Fighting breast cancer starts with getting a mammogram. This test looks for changes in your breast tissue that can be indicative of cancer. But what does it mean when you’re told you have dense breast tissue? Should you be concerned?
Board-certified physician John Paul Roberts, MD, is an expert in both obstetrics and gynecology. He helps you understand your mammogram results and discusses the next steps if they’re abnormal.
A mammogram is essentially a specialized X-ray of your breast tissue that checks for cancerous changes. Breast self-exams don’t always catch the early signs of breast cancer. A mammogram increases the chances that we find cancerous changes early and can start treatment earlier.
This test isn’t invasive, but does cause discomfort for some women. You stand in front of the mammogram machine. The technologist then places your breast between two plastic plates.
The plates put pressure on your breast, flattening out your breast tissue. This allows the machine to get a good picture of the inside of your breast. The pressure lasts just a few seconds.
Sometimes, the results of your mammogram show that your breast tissue is dense, but what does that mean? The density of your breasts is determined by how much of each type of tissue that you have.
There are three types of tissue in your breasts: fibrous tissue, glandular tissue, and fatty tissue. The fibrous tissue keeps the rest of your breast tissue in its place. Glandular tissue is the area in your breast where milk is produced. The fatty tissue gives your breasts their shape and fills in the areas between the other tissues.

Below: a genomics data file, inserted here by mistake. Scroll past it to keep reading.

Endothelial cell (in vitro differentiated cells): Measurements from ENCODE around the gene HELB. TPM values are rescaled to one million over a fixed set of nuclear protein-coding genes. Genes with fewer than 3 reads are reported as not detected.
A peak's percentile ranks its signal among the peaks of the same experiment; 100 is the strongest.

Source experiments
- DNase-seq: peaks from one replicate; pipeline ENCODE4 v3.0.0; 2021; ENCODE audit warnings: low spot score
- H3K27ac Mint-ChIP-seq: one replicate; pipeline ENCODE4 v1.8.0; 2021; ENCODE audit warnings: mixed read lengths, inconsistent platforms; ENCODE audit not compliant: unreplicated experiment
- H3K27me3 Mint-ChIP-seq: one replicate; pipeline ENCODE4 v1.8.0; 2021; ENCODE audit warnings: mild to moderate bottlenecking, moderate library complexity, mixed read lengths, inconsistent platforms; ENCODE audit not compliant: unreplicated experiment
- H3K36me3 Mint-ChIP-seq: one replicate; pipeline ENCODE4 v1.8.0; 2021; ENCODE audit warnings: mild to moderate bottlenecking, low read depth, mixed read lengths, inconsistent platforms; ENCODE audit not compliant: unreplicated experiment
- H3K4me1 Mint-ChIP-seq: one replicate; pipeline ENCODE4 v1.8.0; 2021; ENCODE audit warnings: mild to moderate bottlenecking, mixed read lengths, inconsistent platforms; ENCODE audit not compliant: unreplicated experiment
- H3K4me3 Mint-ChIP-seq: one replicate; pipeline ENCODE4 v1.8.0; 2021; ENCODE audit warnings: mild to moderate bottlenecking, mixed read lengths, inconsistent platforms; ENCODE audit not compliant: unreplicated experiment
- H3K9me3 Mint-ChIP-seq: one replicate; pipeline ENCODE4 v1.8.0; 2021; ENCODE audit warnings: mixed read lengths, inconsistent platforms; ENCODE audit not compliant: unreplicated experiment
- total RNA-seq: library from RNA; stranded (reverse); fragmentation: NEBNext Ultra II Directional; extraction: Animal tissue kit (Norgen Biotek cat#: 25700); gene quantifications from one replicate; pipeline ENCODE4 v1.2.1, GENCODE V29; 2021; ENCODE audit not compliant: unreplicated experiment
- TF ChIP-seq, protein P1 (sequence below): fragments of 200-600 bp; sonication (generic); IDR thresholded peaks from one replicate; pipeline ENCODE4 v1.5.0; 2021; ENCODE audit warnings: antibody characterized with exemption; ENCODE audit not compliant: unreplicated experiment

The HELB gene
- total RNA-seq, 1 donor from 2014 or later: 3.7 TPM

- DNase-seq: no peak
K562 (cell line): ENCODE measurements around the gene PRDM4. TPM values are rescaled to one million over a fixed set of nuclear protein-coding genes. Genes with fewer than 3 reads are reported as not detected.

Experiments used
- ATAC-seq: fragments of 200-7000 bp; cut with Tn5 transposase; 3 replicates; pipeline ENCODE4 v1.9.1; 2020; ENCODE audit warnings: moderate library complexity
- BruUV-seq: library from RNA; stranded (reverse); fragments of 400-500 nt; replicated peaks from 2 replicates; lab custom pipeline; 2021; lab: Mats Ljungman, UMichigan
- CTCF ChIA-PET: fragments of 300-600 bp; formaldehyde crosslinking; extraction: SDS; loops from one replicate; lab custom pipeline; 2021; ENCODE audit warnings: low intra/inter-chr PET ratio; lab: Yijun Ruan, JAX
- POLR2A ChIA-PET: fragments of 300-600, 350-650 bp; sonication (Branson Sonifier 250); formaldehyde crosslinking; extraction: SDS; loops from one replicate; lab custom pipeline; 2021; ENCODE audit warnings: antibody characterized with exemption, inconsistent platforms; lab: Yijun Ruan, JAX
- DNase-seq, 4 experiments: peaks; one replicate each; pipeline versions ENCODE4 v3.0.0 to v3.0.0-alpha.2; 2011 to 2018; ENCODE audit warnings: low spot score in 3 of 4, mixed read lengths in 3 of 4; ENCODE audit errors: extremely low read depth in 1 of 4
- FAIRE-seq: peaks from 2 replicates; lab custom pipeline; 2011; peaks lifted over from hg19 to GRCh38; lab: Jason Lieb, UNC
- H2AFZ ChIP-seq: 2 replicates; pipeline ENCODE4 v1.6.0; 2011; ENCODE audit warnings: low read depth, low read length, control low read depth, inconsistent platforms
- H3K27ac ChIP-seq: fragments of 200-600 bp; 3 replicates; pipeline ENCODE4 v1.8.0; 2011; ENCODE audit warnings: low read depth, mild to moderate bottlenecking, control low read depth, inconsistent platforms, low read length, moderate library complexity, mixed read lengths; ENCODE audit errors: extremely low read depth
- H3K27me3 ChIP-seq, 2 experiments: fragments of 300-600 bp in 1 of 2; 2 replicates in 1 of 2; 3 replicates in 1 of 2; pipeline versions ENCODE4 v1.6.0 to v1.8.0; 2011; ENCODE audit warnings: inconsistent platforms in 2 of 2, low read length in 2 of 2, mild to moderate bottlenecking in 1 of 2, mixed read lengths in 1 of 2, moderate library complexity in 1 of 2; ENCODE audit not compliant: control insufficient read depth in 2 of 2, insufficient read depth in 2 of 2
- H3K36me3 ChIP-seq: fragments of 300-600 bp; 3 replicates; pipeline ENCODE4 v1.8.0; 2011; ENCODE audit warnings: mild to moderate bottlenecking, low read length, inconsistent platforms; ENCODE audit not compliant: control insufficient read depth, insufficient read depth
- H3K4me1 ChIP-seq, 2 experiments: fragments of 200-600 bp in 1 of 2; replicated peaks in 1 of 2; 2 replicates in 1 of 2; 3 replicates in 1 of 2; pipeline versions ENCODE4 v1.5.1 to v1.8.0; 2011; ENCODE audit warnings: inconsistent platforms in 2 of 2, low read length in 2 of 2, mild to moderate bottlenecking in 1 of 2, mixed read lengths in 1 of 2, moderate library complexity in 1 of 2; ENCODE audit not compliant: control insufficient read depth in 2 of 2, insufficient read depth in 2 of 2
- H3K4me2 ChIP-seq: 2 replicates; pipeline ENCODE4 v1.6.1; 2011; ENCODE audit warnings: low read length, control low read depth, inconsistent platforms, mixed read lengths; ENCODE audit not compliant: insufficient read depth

When you have a mammogram, it differentiates the three types of tissue. If you have mostly fatty tissue, your breasts are considered to be low density.
But if you have a lot of fibrous and glandular tissue, and little fatty tissue, your breasts are considered highly dense. Basically, the more fatty tissue you have, the less dense your breasts are.
Breast density on its own doesn’t mean you have breast cancer. But extremely dense breast tissue does put you at a higher risk for breast cancer than someone with less dense, fatty breast tissue.
We don’t completely understand why this type of tissue increases your risk for breast cancer, but you should be aware of your breast density so you can take preventive measures. For one thing, dense breast tissue masks tumors on the mammogram.
Dense breast tissue shows up white on the imaging of a mammogram, as does a tumor. For this reason, it makes it difficult to differentiate between the two sometimes.
Dr. Roberts may order an MRI or breast ultrasound after your mammogram to make sure that he doesn’t miss anything and to get better imaging.
If you’re in need of a mammogram or need an expert to discuss your results with, don’t hesitate to contact our office in Plano, Texas.